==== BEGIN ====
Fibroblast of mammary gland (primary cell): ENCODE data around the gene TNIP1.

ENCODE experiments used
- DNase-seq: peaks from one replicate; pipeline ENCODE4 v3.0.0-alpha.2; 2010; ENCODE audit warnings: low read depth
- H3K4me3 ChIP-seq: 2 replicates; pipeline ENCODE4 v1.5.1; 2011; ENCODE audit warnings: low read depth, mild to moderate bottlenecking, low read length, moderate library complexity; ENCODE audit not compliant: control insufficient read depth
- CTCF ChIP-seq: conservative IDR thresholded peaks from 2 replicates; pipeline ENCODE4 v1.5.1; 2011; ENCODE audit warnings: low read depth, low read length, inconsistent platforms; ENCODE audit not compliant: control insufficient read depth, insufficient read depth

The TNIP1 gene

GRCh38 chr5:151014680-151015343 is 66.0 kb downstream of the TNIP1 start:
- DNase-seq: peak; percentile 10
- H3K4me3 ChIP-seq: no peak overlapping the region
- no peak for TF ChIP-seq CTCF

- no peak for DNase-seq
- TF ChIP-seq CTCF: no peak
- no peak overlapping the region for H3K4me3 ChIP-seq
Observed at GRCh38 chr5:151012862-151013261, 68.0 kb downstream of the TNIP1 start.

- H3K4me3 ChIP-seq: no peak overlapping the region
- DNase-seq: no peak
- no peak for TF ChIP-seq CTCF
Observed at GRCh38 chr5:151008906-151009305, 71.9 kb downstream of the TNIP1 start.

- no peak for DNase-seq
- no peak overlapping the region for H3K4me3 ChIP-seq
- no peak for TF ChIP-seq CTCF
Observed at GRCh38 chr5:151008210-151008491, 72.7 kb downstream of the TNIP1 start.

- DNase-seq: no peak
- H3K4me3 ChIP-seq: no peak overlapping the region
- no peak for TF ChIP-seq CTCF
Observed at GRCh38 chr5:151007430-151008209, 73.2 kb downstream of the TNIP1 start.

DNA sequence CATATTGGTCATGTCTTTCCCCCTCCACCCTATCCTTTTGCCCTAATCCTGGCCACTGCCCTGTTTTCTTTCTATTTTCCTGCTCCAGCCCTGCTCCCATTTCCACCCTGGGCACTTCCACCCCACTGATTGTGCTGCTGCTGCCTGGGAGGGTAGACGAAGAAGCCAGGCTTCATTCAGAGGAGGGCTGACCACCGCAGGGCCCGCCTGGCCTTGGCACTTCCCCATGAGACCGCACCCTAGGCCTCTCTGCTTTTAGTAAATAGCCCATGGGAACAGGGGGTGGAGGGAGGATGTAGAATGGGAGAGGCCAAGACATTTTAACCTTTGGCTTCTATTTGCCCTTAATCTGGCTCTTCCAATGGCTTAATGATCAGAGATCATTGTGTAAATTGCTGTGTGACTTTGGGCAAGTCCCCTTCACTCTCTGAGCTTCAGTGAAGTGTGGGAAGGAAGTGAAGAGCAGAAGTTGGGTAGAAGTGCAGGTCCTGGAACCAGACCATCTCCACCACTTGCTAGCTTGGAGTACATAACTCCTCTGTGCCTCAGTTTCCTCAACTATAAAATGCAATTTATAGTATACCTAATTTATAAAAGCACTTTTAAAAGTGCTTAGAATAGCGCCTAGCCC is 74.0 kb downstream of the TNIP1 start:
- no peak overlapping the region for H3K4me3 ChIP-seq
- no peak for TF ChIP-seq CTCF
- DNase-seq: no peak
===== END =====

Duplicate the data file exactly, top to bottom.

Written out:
Fibroblast of mammary gland (primary cell): ENCODE data around the gene TNIP1.

ENCODE experiments used
- DNase-seq: peaks from one replicate; pipeline ENCODE4 v3.0.0-alpha.2; 2010; ENCODE audit warnings: low read depth
- H3K4me3 ChIP-seq: 2 replicates; pipeline ENCODE4 v1.5.1; 2011; ENCODE audit warnings: low read depth, mild to moderate bottlenecking, low read length, moderate library complexity; ENCODE audit not compliant: control insufficient read depth
- CTCF ChIP-seq: conservative IDR thresholded peaks from 2 replicates; pipeline ENCODE4 v1.5.1; 2011; ENCODE audit warnings: low read depth, low read length, inconsistent platforms; ENCODE audit not compliant: control insufficient read depth, insufficient read depth

The TNIP1 gene

GRCh38 chr5:151014680-151015343 is 66.0 kb downstream of the TNIP1 start:
- DNase-seq: peak; percentile 10
- H3K4me3 ChIP-seq: no peak overlapping the region
- no peak for TF ChIP-seq CTCF

- no peak for DNase-seq
- TF ChIP-seq CTCF: no peak
- no peak overlapping the region for H3K4me3 ChIP-seq
Observed at GRCh38 chr5:151012862-151013261, 68.0 kb downstream of the TNIP1 start.

- H3K4me3 ChIP-seq: no peak overlapping the region
- DNase-seq: no peak
- no peak for TF ChIP-seq CTCF
Observed at GRCh38 chr5:151008906-151009305, 71.9 kb downstream of the TNIP1 start.

- no peak for DNase-seq
- no peak overlapping the region for H3K4me3 ChIP-seq
- no peak for TF ChIP-seq CTCF
Observed at GRCh38 chr5:151008210-151008491, 72.7 kb downstream of the TNIP1 start.

- DNase-seq: no peak
- H3K4me3 ChIP-seq: no peak overlapping the region
- no peak for TF ChIP-seq CTCF
Observed at GRCh38 chr5:151007430-151008209, 73.2 kb downstream of the TNIP1 start.

DNA sequence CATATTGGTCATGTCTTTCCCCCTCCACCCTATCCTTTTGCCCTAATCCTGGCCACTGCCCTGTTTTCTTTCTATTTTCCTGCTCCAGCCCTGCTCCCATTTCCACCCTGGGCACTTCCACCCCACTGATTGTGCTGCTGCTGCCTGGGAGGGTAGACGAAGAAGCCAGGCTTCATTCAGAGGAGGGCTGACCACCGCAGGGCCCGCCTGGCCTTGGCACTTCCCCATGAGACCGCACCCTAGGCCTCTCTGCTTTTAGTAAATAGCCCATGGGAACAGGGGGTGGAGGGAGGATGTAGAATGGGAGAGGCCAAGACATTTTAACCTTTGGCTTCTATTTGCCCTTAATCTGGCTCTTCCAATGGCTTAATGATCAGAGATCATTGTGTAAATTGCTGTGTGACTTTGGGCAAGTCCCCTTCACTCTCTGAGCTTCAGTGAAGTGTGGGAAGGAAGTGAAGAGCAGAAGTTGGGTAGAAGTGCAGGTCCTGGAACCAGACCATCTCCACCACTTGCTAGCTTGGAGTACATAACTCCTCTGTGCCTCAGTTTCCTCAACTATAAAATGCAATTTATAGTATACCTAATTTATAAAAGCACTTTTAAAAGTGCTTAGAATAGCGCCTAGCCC is 74.0 kb downstream of the TNIP1 start:
- no peak overlapping the region for H3K4me3 ChIP-seq
- no peak for TF ChIP-seq CTCF
- DNase-seq: no peak